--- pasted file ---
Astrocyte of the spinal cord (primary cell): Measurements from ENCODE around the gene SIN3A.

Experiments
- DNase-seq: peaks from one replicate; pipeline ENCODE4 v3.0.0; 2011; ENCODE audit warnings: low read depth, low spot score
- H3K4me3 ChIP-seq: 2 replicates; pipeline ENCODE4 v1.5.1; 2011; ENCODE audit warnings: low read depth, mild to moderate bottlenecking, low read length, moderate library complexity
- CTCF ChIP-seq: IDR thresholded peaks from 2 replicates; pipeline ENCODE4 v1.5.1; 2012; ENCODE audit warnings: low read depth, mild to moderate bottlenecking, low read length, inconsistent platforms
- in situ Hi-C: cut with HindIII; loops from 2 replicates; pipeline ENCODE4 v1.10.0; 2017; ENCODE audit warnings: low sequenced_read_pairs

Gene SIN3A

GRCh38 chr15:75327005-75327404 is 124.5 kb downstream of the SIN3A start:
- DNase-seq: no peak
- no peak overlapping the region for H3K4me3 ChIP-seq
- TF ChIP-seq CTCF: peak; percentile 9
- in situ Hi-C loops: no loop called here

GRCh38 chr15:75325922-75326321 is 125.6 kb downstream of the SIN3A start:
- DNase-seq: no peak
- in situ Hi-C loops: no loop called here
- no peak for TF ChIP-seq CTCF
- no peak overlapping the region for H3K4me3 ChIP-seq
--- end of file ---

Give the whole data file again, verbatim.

Astrocyte of the spinal cord (primary cell): Measurements from ENCODE around the gene SIN3A.

Experiments
- DNase-seq: peaks from one replicate; pipeline ENCODE4 v3.0.0; 2011; ENCODE audit warnings: low read depth, low spot score
- H3K4me3 ChIP-seq: 2 replicates; pipeline ENCODE4 v1.5.1; 2011; ENCODE audit warnings: low read depth, mild to moderate bottlenecking, low read length, moderate library complexity
- CTCF ChIP-seq: IDR thresholded peaks from 2 replicates; pipeline ENCODE4 v1.5.1; 2012; ENCODE audit warnings: low read depth, mild to moderate bottlenecking, low read length, inconsistent platforms
- in situ Hi-C: cut with HindIII; loops from 2 replicates; pipeline ENCODE4 v1.10.0; 2017; ENCODE audit warnings: low sequenced_read_pairs

Gene SIN3A

GRCh38 chr15:75327005-75327404 is 124.5 kb downstream of the SIN3A start:
- DNase-seq: no peak
- no peak overlapping the region for H3K4me3 ChIP-seq
- TF ChIP-seq CTCF: peak; percentile 9
- in situ Hi-C loops: no loop called here

GRCh38 chr15:75325922-75326321 is 125.6 kb downstream of the SIN3A start:
- DNase-seq: no peak
- in situ Hi-C loops: no loop called here
- no peak for TF ChIP-seq CTCF
- no peak overlapping the region for H3K4me3 ChIP-seq